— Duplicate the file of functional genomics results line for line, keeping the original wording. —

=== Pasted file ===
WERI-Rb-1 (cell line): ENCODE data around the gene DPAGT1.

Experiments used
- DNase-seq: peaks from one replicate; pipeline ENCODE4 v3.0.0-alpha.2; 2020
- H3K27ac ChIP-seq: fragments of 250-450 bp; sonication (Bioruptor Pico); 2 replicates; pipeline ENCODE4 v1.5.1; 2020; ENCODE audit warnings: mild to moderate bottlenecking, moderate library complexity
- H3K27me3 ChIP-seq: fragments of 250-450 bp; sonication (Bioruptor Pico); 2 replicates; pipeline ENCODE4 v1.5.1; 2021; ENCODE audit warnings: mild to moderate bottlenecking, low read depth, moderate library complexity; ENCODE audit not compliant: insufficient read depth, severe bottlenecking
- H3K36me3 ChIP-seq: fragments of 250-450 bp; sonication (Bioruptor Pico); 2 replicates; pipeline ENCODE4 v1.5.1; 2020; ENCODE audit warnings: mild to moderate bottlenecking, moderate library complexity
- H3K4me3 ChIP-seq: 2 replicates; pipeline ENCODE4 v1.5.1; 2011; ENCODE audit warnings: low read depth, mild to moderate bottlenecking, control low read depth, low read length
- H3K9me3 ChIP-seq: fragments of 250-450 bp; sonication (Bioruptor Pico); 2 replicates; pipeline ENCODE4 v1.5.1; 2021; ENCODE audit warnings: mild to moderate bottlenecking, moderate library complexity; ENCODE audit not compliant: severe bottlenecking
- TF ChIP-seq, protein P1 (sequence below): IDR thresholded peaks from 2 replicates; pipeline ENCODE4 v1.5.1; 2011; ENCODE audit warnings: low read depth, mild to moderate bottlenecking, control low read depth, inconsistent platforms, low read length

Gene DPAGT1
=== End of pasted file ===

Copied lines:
WERI-Rb-1 (cell line): ENCODE data around the gene DPAGT1.

Experiments used
- DNase-seq: peaks from one replicate; pipeline ENCODE4 v3.0.0-alpha.2; 2020
- H3K27ac ChIP-seq: fragments of 250-450 bp; sonication (Bioruptor Pico); 2 replicates; pipeline ENCODE4 v1.5.1; 2020; ENCODE audit warnings: mild to moderate bottlenecking, moderate library complexity
- H3K27me3 ChIP-seq: fragments of 250-450 bp; sonication (Bioruptor Pico); 2 replicates; pipeline ENCODE4 v1.5.1; 2021; ENCODE audit warnings: mild to moderate bottlenecking, low read depth, moderate library complexity; ENCODE audit not compliant: insufficient read depth, severe bottlenecking
- H3K36me3 ChIP-seq: fragments of 250-450 bp; sonication (Bioruptor Pico); 2 replicates; pipeline ENCODE4 v1.5.1; 2020; ENCODE audit warnings: mild to moderate bottlenecking, moderate library complexity
- H3K4me3 ChIP-seq: 2 replicates; pipeline ENCODE4 v1.5.1; 2011; ENCODE audit warnings: low read depth, mild to moderate bottlenecking, control low read depth, low read length
- H3K9me3 ChIP-seq: fragments of 250-450 bp; sonication (Bioruptor Pico); 2 replicates; pipeline ENCODE4 v1.5.1; 2021; ENCODE audit warnings: mild to moderate bottlenecking, moderate library complexity; ENCODE audit not compliant: severe bottlenecking
- TF ChIP-seq, protein P1 (sequence below): IDR thresholded peaks from 2 replicates; pipeline ENCODE4 v1.5.1; 2011; ENCODE audit warnings: low read depth, mild to moderate bottlenecking, control low read depth, inconsistent platforms, low read length

Gene DPAGT1